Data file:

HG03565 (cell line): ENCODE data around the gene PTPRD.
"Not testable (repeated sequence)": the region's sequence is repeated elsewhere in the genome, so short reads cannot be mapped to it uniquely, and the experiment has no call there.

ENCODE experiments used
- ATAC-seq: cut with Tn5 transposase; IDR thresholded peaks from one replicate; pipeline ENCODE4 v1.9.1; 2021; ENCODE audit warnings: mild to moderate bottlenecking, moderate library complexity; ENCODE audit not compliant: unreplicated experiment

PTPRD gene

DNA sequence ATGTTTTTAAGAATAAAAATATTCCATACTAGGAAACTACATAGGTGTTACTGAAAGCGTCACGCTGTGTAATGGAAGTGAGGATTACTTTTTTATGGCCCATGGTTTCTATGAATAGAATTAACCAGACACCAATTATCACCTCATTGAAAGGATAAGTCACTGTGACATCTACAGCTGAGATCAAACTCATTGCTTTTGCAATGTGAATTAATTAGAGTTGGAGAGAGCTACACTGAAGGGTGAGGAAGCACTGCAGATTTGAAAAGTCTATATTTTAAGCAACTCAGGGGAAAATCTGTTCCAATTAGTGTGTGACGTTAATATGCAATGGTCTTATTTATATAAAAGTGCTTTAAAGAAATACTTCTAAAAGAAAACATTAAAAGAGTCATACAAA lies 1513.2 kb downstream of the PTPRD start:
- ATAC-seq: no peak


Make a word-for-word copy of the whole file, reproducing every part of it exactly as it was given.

HG03565 (cell line): ENCODE data around the gene PTPRD.
"Not testable (repeated sequence)": the region's sequence is repeated elsewhere in the genome, so short reads cannot be mapped to it uniquely, and the experiment has no call there.

ENCODE experiments used
- ATAC-seq: cut with Tn5 transposase; IDR thresholded peaks from one replicate; pipeline ENCODE4 v1.9.1; 2021; ENCODE audit warnings: mild to moderate bottlenecking, moderate library complexity; ENCODE audit not compliant: unreplicated experiment

PTPRD gene

DNA sequence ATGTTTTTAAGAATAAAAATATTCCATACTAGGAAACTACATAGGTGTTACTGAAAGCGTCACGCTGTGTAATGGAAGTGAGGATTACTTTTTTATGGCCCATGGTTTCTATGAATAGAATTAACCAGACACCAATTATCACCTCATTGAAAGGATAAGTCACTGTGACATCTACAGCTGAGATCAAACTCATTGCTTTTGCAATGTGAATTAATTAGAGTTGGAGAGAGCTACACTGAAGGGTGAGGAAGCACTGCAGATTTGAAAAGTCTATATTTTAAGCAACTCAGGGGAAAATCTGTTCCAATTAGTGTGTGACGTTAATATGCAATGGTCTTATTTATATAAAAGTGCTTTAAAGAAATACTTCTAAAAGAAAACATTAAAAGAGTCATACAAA lies 1513.2 kb downstream of the PTPRD start:
- ATAC-seq: no peak